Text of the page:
The Life and Death of Swan Island Airport
A paisley teardrop of trees and small fields on glass-smooth water—that’s how Swan Island, a place once passed by Chinook peoples on their way up and down the Willamette, appears in a 1920 photo. A lone smokestack is the only hint of its industrial future.
Skip ahead to 1926. In April, Portland’s postmaster-general receives a letter from the federal second assistant postmaster-general, threatening to cut Portland out of planned air mail service if the city doesn’t come up with an airfield closer than Vancouver’s Pearson. A panicky scramble to find a location ensues among city government and business leaders. Lieutenant Oakley Kelly, a pioneering pilot then based at Pearson, tries to persuade Portland to build its first airfield on Swan Island.
Proponents praise the island’s proximity to the city center (not like those loser fields outside of Chicago and New York). Navy officers laud its versatility: you could even land seaplanes there! Since the Port of Portland is already dredging the west channel, there will be plenty of silt to level the land and build a causeway connecting it to the east bank. The city is delighted it’s already under public ownership, so no bond measure will be needed for a big purchase. Development will cost practically nothing.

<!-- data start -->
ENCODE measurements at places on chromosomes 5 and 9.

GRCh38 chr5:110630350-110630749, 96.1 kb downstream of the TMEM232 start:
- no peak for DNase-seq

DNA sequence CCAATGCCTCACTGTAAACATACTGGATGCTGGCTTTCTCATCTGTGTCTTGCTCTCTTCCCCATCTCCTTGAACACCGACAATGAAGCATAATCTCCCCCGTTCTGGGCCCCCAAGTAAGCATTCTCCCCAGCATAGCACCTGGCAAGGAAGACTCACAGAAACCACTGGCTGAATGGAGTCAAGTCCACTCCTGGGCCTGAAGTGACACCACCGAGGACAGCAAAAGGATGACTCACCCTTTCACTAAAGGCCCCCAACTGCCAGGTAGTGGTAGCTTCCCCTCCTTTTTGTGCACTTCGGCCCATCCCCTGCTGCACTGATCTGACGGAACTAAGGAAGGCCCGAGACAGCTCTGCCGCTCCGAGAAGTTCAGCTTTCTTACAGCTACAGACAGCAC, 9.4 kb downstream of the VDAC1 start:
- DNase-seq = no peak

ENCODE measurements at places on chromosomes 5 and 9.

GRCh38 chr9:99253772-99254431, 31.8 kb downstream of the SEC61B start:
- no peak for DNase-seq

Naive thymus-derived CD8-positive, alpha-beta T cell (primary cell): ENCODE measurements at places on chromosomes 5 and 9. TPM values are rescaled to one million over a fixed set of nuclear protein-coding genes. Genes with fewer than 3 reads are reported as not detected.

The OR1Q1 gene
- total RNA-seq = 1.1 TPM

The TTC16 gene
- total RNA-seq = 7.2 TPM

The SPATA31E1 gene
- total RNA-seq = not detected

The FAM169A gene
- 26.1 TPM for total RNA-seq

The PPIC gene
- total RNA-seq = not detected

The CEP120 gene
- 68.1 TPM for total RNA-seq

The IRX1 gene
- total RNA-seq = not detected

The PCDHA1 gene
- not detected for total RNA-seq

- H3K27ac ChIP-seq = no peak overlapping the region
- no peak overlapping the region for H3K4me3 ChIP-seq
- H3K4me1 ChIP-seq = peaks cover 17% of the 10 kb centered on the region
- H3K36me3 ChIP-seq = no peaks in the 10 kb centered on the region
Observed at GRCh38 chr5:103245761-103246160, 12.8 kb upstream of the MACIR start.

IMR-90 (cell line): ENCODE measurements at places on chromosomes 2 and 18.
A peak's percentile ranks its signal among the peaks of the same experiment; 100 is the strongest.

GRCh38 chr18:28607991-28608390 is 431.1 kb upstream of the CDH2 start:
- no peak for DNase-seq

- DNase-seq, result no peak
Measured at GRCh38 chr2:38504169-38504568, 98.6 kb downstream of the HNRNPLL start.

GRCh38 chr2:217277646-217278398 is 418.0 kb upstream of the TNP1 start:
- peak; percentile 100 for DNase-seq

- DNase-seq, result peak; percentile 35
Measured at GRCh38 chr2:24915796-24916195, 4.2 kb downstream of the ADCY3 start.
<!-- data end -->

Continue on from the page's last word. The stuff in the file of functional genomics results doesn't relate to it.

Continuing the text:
By early 1927, the channel is dredged and the island raised to a level of 32 feet above water to combat potential flooding. When Charles Lindbergh comes to the dedication in September, the island is three times its original size, and by 1928 the dirt runway has been replaced with gravel. The celebrated airport will later be visited by the likes of First Lady Eleanor Roosevelt, Wenatchee chief and famous tenor Kiutus Tecumseh, and even Santa Claus. Oakley Kelly’s dream has come true, but it won’t last.
In 1935, the Oregonian reports Portland is again threatened with being dropped from major routes, this time “unless she provides larger and less hazardous facilities.” Turns out, the Swan Island Airport is just too low: the surrounding hills block radio-wave landing communication. And it’s too small. No one cares about seaplanes anymore. The city’s panicked scramble begins anew, and by 1940 the Portland Columbia Airport (now PDX) has rendered the Swan Island facility obsolete.
That’s turned out to be a good thing, too. You can’t beat Swan Island for convenience, but the river made the air bumpy, and ain’t no one got time to be on a 747 trying to land at an airport the size of a postage stamp in the middle of the Willamette River.